Dental Phobia Marielaina Perrone DDS

Unlearn Your Dental Phobia!!

-While waiting in the reception area of the dental office, do you feel nervous about the visit?

-Have you had a prior dental experience that was unpleasant?

-While in the dental chair, do you feel uneasy and anxious?

-Do you feel embarrassed that the dentist will say you have the worst mouth they have ever seen?

These questions will give your dentist an assessment of what you are afraid of. Further questioning will help narrow down the fears and their triggers, enabling the dentist to work with you to help slowly overcome those fears.

Breaking The Dental Phobia Hold On You

Overcoming dental phobia can be a very difficult proposition, there is work and time involved for both you and your dentist. The first step is believing in yourself, and your dentist.The second is, feeling that it is possible, and truly wanting to try and overcome it. Dental phobia is a learned behavior and can be overcome with hard work and the desire to do so. The biggest key to overcoming dental phobia is to find the right dentist for you. One who will always keep an open line of communication, is extremely important. This will allow you to express yourself and your emotions before, during, and after treatment.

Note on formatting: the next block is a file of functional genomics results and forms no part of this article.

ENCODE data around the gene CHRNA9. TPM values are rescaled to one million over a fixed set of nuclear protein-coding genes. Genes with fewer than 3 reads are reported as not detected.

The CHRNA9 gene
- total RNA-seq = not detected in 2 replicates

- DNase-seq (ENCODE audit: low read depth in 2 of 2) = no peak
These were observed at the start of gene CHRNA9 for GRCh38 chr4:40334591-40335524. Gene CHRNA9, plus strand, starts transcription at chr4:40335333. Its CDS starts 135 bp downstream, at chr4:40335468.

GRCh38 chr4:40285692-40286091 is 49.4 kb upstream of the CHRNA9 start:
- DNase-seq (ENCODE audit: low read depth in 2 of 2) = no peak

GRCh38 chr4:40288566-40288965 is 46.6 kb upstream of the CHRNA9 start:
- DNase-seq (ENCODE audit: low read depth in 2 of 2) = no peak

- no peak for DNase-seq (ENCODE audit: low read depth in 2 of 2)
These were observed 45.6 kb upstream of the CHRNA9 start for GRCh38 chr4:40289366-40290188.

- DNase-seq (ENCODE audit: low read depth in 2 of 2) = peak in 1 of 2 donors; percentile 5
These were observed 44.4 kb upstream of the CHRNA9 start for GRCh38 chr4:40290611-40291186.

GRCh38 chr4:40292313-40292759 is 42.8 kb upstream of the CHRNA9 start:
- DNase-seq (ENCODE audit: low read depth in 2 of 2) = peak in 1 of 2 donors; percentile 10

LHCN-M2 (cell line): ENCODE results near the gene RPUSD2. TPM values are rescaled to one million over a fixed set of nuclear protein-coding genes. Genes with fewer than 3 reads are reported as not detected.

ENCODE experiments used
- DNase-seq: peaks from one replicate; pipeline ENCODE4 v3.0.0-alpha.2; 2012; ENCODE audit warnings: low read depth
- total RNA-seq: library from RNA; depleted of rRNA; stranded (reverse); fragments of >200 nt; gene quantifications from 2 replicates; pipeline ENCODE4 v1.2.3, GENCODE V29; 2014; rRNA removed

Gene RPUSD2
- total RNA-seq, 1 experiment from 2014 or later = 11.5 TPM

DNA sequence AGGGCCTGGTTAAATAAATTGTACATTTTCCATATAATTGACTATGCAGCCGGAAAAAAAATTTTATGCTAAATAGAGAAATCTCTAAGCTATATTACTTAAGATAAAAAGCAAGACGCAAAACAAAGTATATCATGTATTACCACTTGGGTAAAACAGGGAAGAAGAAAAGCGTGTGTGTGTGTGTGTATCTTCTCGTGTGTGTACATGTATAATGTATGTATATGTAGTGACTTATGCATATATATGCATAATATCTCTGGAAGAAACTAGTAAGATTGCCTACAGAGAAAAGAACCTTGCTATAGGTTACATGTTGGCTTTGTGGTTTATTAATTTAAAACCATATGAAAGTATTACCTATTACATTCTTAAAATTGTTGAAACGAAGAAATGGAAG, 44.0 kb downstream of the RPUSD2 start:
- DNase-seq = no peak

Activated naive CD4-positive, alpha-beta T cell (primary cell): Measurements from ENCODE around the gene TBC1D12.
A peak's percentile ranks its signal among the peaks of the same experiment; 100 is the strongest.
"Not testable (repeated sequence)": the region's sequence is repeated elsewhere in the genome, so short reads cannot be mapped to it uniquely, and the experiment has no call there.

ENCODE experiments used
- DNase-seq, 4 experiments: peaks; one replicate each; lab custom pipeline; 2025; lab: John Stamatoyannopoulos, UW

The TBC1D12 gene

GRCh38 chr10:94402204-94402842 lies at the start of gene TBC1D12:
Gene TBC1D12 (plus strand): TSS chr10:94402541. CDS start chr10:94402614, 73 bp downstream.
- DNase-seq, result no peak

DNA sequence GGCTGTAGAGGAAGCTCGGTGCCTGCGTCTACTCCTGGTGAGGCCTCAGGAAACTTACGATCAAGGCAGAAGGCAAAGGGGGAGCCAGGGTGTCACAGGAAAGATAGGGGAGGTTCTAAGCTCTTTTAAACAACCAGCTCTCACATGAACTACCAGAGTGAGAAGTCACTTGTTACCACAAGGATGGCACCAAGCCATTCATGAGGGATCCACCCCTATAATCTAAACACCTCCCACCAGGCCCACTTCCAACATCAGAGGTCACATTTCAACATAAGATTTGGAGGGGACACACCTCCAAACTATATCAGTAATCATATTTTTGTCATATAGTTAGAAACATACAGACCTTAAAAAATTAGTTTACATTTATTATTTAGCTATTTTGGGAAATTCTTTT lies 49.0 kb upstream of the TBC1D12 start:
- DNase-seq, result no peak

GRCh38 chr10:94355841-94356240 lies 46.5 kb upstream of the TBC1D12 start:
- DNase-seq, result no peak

Feeling of Control –  A sense of control is your right as a dental patient. Understanding this, is key to confidence. Knowing that you can stop treatment as often , and whenever you want can be very freeing.The most common signal is simply raising your left hand to alert the dentist and staff of your need to communicate. A system should be established allowing you to stop for any reason, whether it be because you need more anesthesia, want to rinse out, or simply need a break.You should be part of the process of developing a treatment plan as well as have the ability to fully understand the treatment being offered and why it is needed. You need to be honest with your dentist and yourself regarding how much treatment you can tolerate initially. As time moves on, you will build confidence in yourself as well as increased trust in the dentist and staff treating you. Over time, the type and length of the appointments can be increased. You will be amazed how long you will be able to sit in the chair when it is your choice!